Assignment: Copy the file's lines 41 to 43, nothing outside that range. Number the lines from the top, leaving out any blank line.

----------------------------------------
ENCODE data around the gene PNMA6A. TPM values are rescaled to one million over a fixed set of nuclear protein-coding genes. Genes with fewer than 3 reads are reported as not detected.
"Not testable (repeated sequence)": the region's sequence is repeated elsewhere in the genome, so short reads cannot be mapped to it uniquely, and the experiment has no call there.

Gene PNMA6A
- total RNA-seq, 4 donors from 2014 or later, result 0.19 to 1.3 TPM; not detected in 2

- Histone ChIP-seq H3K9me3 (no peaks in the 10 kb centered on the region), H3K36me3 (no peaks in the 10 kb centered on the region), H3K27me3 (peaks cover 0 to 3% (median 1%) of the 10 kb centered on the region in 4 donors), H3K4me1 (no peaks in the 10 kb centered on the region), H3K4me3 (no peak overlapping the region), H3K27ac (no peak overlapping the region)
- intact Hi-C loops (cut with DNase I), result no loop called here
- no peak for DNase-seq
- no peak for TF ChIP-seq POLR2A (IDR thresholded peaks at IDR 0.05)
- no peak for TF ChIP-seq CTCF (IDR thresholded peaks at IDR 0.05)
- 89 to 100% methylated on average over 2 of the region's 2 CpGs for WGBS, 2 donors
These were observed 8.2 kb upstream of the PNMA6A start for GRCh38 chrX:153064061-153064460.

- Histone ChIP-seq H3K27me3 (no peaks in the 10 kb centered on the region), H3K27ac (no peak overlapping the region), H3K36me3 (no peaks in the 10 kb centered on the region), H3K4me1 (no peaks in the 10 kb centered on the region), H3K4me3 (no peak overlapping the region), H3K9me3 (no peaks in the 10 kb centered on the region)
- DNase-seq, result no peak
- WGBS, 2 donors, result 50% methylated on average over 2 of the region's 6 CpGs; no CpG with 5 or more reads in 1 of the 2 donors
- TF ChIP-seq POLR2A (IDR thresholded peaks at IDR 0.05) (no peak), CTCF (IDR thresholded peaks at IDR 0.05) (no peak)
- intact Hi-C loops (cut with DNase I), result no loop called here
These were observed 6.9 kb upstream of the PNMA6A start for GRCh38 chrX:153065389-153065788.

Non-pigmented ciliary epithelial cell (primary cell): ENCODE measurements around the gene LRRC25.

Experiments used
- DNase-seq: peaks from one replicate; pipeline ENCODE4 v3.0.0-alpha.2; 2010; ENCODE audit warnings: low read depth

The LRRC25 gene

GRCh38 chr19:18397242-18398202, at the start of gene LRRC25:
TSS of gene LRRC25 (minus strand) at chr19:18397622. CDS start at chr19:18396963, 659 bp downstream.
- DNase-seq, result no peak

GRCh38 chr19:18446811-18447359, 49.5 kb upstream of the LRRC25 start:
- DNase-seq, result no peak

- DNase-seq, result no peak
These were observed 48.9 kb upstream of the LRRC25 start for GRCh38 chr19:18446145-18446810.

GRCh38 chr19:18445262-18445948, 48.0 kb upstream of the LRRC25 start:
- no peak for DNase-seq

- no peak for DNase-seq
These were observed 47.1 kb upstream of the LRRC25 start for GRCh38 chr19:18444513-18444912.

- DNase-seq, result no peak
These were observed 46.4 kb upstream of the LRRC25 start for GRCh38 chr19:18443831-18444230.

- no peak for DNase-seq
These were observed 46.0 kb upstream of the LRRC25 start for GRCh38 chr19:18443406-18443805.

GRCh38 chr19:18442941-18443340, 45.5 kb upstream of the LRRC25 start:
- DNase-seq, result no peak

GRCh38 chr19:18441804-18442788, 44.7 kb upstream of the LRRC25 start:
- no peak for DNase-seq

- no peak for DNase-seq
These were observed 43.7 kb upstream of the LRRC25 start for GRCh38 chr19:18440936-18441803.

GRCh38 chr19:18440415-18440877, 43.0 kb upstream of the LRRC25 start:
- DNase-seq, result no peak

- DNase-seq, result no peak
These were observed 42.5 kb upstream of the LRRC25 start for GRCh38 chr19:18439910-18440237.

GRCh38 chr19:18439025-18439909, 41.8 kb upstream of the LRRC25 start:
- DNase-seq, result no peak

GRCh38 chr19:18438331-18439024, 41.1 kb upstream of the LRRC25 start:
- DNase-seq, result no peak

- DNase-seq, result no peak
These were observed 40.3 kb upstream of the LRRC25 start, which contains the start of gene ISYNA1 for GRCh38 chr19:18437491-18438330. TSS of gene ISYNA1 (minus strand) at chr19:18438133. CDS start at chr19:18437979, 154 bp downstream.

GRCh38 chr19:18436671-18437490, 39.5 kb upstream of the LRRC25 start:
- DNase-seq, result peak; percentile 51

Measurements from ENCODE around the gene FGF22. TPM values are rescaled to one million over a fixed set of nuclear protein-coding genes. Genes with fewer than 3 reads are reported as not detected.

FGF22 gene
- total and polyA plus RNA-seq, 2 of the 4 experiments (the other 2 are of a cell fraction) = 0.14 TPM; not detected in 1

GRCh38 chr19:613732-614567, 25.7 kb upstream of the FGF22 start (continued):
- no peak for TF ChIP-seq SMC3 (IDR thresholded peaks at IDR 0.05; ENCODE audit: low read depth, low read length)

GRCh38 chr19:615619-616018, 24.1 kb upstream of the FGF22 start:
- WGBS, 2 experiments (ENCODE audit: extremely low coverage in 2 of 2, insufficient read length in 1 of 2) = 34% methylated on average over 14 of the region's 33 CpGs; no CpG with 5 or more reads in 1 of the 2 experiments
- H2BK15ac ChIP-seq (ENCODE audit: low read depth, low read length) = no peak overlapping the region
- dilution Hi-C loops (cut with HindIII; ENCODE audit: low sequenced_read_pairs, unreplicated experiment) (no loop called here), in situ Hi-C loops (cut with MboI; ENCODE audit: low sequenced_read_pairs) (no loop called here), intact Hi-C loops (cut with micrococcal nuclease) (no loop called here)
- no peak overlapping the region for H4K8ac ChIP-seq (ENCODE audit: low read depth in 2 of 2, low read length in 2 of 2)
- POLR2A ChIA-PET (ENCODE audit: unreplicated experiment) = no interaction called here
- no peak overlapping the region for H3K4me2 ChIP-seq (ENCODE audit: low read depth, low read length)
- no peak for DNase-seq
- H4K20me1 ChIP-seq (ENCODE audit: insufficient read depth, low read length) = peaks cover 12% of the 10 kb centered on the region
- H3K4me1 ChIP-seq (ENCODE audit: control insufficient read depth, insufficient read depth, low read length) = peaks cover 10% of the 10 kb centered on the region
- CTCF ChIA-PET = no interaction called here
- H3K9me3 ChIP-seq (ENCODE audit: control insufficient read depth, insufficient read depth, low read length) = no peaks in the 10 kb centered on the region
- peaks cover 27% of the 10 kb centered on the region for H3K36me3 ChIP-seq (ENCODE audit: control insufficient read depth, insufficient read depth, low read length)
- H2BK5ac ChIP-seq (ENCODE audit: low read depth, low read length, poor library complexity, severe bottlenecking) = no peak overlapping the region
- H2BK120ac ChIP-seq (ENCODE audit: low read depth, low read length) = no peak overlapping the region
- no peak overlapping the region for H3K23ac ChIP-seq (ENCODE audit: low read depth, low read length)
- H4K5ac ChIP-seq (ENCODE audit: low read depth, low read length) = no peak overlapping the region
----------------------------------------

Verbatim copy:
- no peak for DNase-seq
These were observed 43.7 kb upstream of the LRRC25 start for GRCh38 chr19:18440936-18441803.

GRCh38 chr19:18440415-18440877, 43.0 kb upstream of the LRRC25 start: